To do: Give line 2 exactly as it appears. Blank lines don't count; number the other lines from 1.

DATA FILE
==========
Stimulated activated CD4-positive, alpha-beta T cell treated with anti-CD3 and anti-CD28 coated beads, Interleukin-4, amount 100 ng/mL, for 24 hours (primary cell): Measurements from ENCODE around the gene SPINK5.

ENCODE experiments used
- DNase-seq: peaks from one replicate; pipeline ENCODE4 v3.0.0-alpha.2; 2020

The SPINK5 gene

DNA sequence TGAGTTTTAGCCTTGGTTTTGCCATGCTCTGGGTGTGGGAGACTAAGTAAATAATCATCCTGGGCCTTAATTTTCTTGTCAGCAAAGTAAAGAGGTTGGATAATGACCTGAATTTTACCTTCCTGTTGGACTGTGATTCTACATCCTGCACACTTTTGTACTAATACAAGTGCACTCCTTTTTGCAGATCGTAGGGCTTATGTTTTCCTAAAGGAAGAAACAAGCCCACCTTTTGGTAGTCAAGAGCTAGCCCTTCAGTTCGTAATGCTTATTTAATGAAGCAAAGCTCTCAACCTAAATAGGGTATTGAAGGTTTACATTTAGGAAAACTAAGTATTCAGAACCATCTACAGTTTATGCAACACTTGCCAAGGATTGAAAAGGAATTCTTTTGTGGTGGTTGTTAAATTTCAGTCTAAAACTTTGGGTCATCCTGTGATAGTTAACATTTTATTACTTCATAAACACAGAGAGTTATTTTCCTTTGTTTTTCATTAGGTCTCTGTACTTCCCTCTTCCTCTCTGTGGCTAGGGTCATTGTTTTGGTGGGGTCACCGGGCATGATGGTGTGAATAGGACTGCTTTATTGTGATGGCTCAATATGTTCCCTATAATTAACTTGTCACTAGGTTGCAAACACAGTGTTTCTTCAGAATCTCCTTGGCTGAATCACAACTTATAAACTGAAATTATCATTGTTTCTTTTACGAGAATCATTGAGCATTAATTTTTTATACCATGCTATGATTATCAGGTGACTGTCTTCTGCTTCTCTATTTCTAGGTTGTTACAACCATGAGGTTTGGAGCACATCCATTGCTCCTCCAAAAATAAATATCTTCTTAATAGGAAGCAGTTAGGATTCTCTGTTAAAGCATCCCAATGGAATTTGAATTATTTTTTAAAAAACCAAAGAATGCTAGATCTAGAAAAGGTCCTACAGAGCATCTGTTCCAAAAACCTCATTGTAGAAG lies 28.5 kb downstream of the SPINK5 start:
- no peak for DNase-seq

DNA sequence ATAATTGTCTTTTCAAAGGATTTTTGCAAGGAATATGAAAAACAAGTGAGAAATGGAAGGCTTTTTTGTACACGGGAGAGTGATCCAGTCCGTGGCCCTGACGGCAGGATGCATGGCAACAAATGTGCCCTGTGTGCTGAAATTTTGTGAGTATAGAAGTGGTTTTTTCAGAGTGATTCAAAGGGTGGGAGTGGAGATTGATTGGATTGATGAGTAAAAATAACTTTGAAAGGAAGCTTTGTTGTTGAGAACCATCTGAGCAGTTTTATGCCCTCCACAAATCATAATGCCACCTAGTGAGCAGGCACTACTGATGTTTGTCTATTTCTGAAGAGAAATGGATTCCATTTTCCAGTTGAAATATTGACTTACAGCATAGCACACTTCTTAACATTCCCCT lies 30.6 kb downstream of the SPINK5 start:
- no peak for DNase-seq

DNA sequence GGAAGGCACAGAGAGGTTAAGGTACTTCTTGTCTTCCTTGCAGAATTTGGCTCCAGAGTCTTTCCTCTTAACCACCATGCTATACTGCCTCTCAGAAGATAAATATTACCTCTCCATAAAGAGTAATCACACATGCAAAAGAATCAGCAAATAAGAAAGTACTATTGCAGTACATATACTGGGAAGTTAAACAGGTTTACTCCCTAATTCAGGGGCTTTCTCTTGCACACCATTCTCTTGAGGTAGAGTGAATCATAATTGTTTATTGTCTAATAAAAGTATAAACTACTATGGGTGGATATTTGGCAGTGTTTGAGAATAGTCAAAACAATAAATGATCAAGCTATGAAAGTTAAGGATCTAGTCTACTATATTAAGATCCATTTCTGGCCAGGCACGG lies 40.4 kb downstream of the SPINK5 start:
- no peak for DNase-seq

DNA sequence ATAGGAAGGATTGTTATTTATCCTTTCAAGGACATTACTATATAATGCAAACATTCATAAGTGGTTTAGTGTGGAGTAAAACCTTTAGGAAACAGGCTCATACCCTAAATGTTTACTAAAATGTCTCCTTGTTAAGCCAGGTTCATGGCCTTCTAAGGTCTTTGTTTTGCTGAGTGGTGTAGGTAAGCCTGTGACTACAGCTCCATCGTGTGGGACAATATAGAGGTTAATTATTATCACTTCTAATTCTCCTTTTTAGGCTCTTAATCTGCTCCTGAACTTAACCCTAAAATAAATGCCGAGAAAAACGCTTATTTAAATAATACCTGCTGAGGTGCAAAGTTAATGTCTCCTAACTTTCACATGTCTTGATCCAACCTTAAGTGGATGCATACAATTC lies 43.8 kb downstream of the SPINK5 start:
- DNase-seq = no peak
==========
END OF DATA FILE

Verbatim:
ENCODE experiments used